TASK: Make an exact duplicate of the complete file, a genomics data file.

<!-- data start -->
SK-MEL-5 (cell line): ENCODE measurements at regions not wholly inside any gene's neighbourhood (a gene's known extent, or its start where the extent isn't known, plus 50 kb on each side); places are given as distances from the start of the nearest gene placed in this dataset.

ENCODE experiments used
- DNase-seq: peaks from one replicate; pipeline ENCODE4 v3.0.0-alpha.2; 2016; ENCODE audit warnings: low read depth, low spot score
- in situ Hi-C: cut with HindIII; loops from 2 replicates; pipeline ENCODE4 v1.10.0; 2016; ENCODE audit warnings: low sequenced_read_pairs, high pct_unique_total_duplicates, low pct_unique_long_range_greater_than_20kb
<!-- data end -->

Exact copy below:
SK-MEL-5 (cell line): ENCODE measurements at regions not wholly inside any gene's neighbourhood (a gene's known extent, or its start where the extent isn't known, plus 50 kb on each side); places are given as distances from the start of the nearest gene placed in this dataset.

ENCODE experiments used
- DNase-seq: peaks from one replicate; pipeline ENCODE4 v3.0.0-alpha.2; 2016; ENCODE audit warnings: low read depth, low spot score
- in situ Hi-C: cut with HindIII; loops from 2 replicates; pipeline ENCODE4 v1.10.0; 2016; ENCODE audit warnings: low sequenced_read_pairs, high pct_unique_total_duplicates, low pct_unique_long_range_greater_than_20kb